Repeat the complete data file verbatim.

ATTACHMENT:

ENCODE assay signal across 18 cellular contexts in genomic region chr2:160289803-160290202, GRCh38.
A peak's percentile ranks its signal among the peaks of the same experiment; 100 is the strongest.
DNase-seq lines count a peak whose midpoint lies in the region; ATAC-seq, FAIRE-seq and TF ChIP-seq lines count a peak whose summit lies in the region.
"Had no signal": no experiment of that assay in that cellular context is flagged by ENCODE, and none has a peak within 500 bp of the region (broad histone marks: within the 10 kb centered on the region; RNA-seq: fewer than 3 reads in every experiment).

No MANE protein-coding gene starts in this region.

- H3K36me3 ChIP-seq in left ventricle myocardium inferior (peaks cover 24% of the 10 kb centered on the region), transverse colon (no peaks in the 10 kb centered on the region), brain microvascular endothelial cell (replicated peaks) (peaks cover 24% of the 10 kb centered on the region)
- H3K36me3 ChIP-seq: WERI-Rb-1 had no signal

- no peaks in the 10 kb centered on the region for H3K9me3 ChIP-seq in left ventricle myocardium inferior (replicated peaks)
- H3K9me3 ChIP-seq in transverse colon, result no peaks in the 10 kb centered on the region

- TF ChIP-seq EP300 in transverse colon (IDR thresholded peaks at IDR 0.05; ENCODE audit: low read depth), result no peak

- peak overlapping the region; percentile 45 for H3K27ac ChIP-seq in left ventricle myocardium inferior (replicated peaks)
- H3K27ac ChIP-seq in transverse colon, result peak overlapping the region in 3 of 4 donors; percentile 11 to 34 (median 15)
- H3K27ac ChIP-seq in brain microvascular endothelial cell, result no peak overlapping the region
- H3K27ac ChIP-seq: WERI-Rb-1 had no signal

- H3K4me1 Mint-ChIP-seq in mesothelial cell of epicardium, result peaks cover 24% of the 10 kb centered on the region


ENCODE assay signal across 18 cellular contexts in genomic region chr2:160289803-160290202, GRCh38.
A peak's percentile ranks its signal among the peaks of the same experiment; 100 is the strongest.
DNase-seq lines count a peak whose midpoint lies in the region; ATAC-seq, FAIRE-seq and TF ChIP-seq lines count a peak whose summit lies in the region.
"Had no signal": no experiment of that assay in that cellular context is flagged by ENCODE, and none has a peak within 500 bp of the region (broad histone marks: within the 10 kb centered on the region; RNA-seq: fewer than 3 reads in every experiment).

No MANE protein-coding gene starts in this region.

- H3K36me3 ChIP-seq in left ventricle myocardium inferior (peaks cover 24% of the 10 kb centered on the region), transverse colon (no peaks in the 10 kb centered on the region), brain microvascular endothelial cell (replicated peaks) (peaks cover 24% of the 10 kb centered on the region)
- H3K36me3 ChIP-seq: WERI-Rb-1 had no signal

- no peaks in the 10 kb centered on the region for H3K9me3 ChIP-seq in left ventricle myocardium inferior (replicated peaks)
- H3K9me3 ChIP-seq in transverse colon, result no peaks in the 10 kb centered on the region

- TF ChIP-seq EP300 in transverse colon (IDR thresholded peaks at IDR 0.05; ENCODE audit: low read depth), result no peak

- peak overlapping the region; percentile 45 for H3K27ac ChIP-seq in left ventricle myocardium inferior (replicated peaks)
- H3K27ac ChIP-seq in transverse colon, result peak overlapping the region in 3 of 4 donors; percentile 11 to 34 (median 15)
- H3K27ac ChIP-seq in brain microvascular endothelial cell, result no peak overlapping the region
- H3K27ac ChIP-seq: WERI-Rb-1 had no signal

- H3K4me1 Mint-ChIP-seq in mesothelial cell of epicardium, result peaks cover 24% of the 10 kb centered on the region